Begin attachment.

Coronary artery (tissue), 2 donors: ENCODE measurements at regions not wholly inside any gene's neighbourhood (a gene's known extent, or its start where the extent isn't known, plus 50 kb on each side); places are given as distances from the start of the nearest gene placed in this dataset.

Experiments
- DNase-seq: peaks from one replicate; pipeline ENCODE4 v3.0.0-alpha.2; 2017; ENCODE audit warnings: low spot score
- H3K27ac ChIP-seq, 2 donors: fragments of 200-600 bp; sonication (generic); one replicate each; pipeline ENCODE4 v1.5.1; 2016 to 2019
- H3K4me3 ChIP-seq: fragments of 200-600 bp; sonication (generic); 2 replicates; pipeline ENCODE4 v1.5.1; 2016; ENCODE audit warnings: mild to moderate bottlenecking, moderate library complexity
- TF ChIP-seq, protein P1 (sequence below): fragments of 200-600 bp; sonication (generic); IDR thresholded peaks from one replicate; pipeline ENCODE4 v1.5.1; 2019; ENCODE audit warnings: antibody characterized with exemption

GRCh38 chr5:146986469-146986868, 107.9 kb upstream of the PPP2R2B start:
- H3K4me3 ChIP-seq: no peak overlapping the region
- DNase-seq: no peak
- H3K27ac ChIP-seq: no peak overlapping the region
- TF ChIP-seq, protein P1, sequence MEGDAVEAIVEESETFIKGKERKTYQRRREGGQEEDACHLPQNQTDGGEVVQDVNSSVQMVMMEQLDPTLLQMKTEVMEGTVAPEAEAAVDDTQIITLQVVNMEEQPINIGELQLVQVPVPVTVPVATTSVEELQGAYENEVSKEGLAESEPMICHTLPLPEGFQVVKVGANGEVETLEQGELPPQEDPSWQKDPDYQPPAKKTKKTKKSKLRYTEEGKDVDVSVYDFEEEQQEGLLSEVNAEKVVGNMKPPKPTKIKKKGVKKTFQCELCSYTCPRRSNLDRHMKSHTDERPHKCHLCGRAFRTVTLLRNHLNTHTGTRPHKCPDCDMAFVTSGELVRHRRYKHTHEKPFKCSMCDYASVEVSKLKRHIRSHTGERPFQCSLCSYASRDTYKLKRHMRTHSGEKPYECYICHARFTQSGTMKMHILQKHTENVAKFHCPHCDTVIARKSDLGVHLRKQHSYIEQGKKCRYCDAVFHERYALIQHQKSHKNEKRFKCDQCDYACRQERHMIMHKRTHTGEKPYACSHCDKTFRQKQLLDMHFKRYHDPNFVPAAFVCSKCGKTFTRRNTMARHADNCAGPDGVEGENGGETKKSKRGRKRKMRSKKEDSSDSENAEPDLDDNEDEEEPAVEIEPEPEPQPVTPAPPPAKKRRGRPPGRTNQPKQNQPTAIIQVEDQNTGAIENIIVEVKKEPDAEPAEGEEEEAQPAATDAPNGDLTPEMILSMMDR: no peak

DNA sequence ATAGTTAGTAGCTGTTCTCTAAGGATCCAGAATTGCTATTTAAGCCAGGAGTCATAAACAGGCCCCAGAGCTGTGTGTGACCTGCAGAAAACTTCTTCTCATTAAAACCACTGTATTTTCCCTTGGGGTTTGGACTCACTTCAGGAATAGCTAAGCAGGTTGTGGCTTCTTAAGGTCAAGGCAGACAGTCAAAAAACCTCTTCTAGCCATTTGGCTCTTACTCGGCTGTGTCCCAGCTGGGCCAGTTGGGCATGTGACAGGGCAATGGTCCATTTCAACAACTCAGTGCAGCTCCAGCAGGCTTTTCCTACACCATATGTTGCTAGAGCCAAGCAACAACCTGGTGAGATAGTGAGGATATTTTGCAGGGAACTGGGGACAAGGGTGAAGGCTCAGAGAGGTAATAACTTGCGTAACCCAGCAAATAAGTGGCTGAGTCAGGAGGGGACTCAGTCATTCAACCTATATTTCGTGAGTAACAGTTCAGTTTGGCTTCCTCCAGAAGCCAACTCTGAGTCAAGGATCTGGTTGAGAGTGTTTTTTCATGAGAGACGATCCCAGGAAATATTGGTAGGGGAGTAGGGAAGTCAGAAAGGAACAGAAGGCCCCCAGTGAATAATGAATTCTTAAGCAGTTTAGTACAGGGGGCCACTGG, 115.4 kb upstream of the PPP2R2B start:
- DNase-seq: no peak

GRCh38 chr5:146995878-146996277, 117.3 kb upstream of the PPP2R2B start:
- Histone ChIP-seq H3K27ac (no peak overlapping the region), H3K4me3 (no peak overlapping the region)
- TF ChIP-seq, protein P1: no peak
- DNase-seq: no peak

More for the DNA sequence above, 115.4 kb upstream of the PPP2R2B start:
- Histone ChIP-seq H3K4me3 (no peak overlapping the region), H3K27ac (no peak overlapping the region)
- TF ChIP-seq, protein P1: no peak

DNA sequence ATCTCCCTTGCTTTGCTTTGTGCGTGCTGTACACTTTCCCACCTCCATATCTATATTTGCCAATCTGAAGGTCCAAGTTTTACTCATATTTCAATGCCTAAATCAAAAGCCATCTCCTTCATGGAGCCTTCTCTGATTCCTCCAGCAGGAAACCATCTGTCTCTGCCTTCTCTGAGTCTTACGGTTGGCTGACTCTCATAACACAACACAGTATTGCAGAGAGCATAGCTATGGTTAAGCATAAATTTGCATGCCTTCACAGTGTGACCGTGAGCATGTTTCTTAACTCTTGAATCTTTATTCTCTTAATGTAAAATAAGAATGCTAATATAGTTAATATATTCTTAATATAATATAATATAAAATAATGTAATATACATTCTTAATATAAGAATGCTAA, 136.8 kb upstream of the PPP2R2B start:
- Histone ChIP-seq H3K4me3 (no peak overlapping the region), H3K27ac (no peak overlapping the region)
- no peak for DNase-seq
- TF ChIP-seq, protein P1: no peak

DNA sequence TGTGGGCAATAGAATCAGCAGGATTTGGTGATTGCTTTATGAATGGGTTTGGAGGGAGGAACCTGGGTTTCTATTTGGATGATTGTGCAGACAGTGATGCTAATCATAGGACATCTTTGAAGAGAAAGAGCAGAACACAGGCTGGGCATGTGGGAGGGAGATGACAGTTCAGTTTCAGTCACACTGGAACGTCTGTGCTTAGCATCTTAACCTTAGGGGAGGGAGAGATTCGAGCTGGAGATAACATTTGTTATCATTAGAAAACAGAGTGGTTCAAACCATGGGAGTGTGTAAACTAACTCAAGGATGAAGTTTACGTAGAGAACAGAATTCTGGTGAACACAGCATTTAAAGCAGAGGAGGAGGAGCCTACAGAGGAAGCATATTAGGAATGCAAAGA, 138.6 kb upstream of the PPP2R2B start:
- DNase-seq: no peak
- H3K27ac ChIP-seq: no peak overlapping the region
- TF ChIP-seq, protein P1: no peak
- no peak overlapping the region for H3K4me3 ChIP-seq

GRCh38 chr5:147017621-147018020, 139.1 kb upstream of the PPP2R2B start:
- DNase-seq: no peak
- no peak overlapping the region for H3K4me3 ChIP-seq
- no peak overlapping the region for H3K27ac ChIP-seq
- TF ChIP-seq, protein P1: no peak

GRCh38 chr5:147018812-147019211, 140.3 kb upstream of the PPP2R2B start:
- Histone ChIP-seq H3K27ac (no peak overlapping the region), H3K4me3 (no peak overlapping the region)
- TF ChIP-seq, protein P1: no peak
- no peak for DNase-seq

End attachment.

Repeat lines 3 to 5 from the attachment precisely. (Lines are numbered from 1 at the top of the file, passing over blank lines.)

- DNase-seq: peaks from one replicate; pipeline ENCODE4 v3.0.0-alpha.2; 2017; ENCODE audit warnings: low spot score
- H3K27ac ChIP-seq, 2 donors: fragments of 200-600 bp; sonication (generic); one replicate each; pipeline ENCODE4 v1.5.1; 2016 to 2019
- H3K4me3 ChIP-seq: fragments of 200-600 bp; sonication (generic); 2 replicates; pipeline ENCODE4 v1.5.1; 2016; ENCODE audit warnings: mild to moderate bottlenecking, moderate library complexity